Sustainability is the new frontier. To reach it, we must start by letting go of the old ways that are not working, such as the take-make-waste industrial system, hostage-to-shareholders capitalism, greed-fuelled executive compensation, consumption-addicted lifestyles, growth-at-any-cost government policies and survival-of-the-selfish corporate strategies. But letting go is difficult, because we are all hardwired to resist change.
Therefore, the book provides eight keys to unlocking change, namely: transformational leadership, enterprise reform, technology innovation, corporate transparency, stakeholder engagement, social responsibility, integrated value and future-fitness. The golden thread that runs through the book is increasing connectivity, since connectedness is the ultimate catalyst for change. This is because innovation, integration and inspiration all stem from increasing complexity – that is to say, from more and better connections between people, institutions and ideas.
Read the Research report KF-
Please tell us about Kaleidoscope Futures?
I set up Kaleidoscope Futures in 2011 as a research based think-tank consultancy, with the aim of envisioning and realizing a better life, bolder business and brighter future. This includes promoting the Kaleidoscope 5-S Future Fitness Framework (launched in Ecuador in 2012), as well as the Kaleidoscope 5-D Strategies for Resilience – defend, decentralise, diversity, decouple and define (first presented to the IFC/World Bank Group in 2013).
Kaleidoscope Futures has published its research in the books Corporate Sustainability & Responsibility (2013), Disrupting the Future (2014) and The CSR International Research Compendium – Volume 1 (Governance), Volume 2 (Environment) and Volume 3 (Society).
It has also published the free-to-download research report ‘Transforming Corporate Accountability: The Revolutions of Reporting, Ratings & Social Media” (2015), and will soon release ‘CSR 2020: Trends in Corporate Sustainability & Responsibility’ . Kaleidoscope Futures has also co-produced a documentary called “Sinking Nation”, about the impacts of climate change on the Pacific island of Kiribati, which is due for global release in the next few months. We will be investing more in powerful documentaries in future, as I believe that artful storytelling is at the heart of inspiring action towards sustainability.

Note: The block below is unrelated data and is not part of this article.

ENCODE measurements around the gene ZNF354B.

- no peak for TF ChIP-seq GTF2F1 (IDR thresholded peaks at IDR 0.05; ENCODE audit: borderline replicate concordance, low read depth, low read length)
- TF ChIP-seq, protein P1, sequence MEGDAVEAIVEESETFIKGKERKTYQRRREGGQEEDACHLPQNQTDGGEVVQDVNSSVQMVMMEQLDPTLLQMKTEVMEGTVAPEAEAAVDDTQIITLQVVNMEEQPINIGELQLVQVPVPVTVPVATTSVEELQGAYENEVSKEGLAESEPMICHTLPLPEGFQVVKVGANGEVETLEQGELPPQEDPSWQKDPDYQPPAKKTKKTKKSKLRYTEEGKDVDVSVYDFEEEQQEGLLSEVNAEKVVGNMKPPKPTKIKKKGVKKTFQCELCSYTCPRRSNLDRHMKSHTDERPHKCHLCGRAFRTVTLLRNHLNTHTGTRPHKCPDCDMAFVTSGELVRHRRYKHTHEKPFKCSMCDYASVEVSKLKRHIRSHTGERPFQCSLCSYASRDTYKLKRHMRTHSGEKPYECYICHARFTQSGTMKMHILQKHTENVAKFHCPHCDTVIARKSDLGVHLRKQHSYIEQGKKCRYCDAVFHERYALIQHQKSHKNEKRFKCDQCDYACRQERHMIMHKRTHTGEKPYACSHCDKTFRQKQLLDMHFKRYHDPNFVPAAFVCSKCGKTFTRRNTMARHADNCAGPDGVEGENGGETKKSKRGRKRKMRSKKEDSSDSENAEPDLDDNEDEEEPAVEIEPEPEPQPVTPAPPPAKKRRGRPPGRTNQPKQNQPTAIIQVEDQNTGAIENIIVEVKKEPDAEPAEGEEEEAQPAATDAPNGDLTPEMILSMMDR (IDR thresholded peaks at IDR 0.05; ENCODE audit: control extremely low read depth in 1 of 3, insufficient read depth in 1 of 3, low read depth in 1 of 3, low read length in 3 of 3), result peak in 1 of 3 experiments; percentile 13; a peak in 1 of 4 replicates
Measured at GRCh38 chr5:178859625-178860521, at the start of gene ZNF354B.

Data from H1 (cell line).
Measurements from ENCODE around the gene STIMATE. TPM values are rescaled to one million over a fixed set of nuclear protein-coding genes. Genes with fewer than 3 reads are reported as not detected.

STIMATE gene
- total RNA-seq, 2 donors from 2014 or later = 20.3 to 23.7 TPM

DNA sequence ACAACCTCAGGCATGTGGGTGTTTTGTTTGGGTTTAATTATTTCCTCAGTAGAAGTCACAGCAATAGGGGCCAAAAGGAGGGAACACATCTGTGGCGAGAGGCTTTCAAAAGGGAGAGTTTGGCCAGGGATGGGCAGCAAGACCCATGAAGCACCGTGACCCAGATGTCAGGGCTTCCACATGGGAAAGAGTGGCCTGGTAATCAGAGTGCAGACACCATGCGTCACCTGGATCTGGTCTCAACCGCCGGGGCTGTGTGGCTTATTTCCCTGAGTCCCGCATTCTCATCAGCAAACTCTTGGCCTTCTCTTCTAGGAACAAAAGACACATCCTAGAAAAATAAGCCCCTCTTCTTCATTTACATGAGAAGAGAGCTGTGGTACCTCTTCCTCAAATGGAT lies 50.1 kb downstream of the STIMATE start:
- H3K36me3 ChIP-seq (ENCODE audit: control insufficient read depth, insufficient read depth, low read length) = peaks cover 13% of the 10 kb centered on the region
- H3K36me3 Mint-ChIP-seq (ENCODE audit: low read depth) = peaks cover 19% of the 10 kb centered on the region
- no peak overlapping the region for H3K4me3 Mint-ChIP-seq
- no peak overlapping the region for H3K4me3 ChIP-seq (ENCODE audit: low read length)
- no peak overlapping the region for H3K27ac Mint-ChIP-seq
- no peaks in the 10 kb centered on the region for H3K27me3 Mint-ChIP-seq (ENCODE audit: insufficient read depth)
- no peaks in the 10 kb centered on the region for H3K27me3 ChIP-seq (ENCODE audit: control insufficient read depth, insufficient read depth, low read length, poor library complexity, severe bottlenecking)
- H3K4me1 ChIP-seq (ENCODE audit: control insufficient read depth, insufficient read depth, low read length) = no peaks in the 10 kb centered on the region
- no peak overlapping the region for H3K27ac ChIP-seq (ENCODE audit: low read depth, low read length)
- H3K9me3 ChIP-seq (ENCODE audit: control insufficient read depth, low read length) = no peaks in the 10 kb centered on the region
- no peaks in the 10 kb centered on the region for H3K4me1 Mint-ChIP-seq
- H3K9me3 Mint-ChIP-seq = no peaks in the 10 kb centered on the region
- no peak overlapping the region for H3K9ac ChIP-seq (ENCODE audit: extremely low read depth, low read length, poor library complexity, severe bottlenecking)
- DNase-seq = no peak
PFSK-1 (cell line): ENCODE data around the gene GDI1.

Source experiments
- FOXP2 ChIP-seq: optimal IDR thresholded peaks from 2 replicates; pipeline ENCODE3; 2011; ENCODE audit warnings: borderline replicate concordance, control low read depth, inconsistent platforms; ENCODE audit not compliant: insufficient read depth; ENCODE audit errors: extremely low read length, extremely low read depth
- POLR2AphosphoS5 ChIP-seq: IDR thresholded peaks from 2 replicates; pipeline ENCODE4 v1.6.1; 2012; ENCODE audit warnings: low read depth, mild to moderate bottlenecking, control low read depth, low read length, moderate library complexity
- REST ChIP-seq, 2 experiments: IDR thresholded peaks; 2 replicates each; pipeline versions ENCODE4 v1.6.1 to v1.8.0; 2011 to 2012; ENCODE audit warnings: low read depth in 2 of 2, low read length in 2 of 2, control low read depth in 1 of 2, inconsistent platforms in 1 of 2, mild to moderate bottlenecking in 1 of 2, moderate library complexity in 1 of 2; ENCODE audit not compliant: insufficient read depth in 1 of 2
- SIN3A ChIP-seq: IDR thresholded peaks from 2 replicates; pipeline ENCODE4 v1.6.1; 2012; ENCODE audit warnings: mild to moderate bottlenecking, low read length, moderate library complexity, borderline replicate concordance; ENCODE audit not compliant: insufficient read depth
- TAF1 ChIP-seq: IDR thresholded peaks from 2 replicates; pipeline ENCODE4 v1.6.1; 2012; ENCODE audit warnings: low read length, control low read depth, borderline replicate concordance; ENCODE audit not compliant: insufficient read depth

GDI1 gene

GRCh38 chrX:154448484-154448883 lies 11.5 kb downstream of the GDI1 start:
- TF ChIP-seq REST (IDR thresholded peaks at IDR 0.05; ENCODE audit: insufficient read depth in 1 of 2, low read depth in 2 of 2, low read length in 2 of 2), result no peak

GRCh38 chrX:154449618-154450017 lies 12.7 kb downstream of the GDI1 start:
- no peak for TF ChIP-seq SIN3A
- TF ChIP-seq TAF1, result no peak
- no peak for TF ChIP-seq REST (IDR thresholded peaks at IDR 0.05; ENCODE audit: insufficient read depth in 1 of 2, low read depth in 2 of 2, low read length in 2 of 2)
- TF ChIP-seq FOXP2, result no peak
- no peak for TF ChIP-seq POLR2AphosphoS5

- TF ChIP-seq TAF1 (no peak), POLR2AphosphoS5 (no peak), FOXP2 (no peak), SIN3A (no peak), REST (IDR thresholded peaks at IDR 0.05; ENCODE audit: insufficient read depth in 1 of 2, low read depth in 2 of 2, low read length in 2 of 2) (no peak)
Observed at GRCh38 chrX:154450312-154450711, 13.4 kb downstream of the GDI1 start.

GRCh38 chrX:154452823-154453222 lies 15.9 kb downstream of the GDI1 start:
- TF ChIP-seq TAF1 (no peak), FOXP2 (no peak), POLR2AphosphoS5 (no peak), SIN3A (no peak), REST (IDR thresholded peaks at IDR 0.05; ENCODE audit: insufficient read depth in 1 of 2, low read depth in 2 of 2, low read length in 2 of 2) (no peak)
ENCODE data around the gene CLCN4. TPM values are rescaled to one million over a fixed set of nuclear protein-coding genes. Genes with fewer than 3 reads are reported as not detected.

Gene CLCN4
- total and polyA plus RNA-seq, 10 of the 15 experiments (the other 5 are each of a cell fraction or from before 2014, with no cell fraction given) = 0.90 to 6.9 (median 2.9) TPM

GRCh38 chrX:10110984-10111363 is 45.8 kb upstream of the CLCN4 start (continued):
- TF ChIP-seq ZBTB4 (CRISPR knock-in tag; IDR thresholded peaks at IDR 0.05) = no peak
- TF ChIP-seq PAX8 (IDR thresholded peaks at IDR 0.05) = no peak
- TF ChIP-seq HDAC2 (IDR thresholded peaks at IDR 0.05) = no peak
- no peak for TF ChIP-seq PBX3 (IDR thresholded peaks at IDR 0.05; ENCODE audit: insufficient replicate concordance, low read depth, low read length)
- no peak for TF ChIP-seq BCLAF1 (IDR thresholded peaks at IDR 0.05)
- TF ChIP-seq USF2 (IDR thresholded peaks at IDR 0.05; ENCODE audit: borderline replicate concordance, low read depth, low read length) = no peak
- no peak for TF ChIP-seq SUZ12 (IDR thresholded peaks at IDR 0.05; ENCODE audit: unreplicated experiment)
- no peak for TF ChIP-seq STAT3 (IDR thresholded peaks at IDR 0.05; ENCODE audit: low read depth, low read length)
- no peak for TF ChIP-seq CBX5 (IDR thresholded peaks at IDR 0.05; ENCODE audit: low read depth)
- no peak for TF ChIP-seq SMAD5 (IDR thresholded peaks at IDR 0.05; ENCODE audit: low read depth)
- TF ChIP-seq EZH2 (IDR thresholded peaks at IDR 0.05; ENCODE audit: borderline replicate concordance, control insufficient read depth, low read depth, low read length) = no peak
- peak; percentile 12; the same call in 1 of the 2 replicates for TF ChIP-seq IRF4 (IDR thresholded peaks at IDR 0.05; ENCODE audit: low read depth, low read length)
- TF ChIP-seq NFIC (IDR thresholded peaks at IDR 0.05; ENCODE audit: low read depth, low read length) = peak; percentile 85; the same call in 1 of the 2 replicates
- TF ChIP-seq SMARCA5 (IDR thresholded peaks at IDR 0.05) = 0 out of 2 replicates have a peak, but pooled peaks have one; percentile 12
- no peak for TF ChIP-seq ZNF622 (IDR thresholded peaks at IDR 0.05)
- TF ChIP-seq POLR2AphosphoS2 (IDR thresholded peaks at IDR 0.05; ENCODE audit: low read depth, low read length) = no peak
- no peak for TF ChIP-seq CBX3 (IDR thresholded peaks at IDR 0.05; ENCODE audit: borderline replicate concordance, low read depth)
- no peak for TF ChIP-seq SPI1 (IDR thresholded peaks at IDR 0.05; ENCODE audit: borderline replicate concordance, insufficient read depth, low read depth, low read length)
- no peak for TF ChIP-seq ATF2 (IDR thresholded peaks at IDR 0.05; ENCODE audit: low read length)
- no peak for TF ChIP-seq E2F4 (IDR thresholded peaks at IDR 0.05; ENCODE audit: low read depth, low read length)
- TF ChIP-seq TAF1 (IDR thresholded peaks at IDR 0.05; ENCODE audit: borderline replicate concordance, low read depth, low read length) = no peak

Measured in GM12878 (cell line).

How do you imagine the future of sustainability in India?
When it comes to sustainability, India is the best of worlds and the worst of worlds. On the one hand, the sub-continent feels the worst impacts of climate change, water scarcity, poverty, income inequality and endemic corruption. On the other hand, India has a rapidly rising middle class, vast natural resources, an active civil society, a deep culture of ethics and first hand experience of the transformational dividends of technology. From what I know of India (although I don’t pretend to be an expert) and of sustainability (where I am on firmer ground).
I believe the future will bifurcate on whether Indian leaders grasp the dire necessity and immense opportunity of the syndustrial economy, or continue to place their faith in the doomed demi gods of consumerism-on-steroids and Philanthro-Capitalism. In the Consumer-Olympics future, India faces growing inequality and its CSR-mandated philanthropy acts as nothing more than a Band-Aid on the haemorrhaging wound of winner-takes-all capitalism. In the syndustrial future, India converts its growing prosperity to a renewable economy focused on shared well being, and teaches the rest of the world what it really means to survive and thrive through millennia.
[ Dr Wayne Visser is Director of the think-tank and media company, Kaleidoscope Futures. His work as a strategy analyst, sustainability advisor, CSR expert, futurist and professional speaker has taken him to over 70 countries in the past 20 years to work with over 130 clients, ranging from companies like Coca-Cola, Dell, DHL and HSBC to international organisations like the UNEP, the World Bank and WWF. Wayne is the author of 23 books and a guest columnist for The Guardian newspaper. He has been recognised as one of the world’s top thriveability leaders. He is also the Founder of CSR International and previously served as Director of Sustainability Services for KPMG and Strategy Analyst for Capgemini in South Africa. ]
(Rusen Kumar is the Founder and Editor at India CSR Group)